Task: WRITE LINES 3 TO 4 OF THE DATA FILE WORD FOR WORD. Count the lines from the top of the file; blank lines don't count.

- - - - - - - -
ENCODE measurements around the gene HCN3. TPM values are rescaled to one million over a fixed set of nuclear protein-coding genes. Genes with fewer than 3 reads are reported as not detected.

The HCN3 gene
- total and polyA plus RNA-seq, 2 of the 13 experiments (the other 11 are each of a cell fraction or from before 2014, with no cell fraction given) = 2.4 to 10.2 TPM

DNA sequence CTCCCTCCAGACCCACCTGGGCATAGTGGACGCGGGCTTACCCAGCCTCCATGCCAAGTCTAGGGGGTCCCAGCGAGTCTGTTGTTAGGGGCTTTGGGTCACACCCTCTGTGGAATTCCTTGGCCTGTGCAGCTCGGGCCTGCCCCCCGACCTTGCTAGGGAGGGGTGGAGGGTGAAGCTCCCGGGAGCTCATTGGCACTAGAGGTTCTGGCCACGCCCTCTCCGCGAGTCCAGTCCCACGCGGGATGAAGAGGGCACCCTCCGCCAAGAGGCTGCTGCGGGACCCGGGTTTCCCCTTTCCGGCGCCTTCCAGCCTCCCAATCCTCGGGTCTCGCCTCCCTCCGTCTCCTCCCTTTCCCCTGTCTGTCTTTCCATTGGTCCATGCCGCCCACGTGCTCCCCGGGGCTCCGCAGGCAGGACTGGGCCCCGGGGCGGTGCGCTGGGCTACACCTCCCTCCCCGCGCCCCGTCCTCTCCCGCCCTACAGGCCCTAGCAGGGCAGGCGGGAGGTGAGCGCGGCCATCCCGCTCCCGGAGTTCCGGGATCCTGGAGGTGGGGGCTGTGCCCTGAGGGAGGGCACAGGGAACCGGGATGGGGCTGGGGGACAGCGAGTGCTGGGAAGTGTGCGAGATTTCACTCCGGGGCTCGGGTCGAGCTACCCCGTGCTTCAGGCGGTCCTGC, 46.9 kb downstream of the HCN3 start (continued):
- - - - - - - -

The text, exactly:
- total and polyA plus RNA-seq, 2 of the 13 experiments (the other 11 are each of a cell fraction or from before 2014, with no cell fraction given) = 2.4 to 10.2 TPM

DNA sequence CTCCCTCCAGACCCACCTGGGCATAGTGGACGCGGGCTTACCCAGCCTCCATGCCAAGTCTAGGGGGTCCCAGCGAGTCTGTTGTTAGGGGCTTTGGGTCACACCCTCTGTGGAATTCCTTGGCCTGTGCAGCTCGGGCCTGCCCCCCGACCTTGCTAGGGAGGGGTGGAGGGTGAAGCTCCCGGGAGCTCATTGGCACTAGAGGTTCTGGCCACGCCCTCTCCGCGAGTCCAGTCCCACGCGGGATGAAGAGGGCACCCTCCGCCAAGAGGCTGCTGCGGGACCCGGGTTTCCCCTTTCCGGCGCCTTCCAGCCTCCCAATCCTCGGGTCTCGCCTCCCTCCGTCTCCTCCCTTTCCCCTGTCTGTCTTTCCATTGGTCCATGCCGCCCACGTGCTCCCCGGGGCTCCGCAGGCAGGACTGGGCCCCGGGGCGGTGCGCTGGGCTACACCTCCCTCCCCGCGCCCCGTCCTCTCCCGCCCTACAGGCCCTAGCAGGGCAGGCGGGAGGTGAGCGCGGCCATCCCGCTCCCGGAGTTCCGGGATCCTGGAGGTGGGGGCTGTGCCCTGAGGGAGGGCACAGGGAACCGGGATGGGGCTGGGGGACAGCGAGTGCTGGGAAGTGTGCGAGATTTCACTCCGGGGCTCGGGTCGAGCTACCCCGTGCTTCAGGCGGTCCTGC, 46.9 kb downstream of the HCN3 start (continued):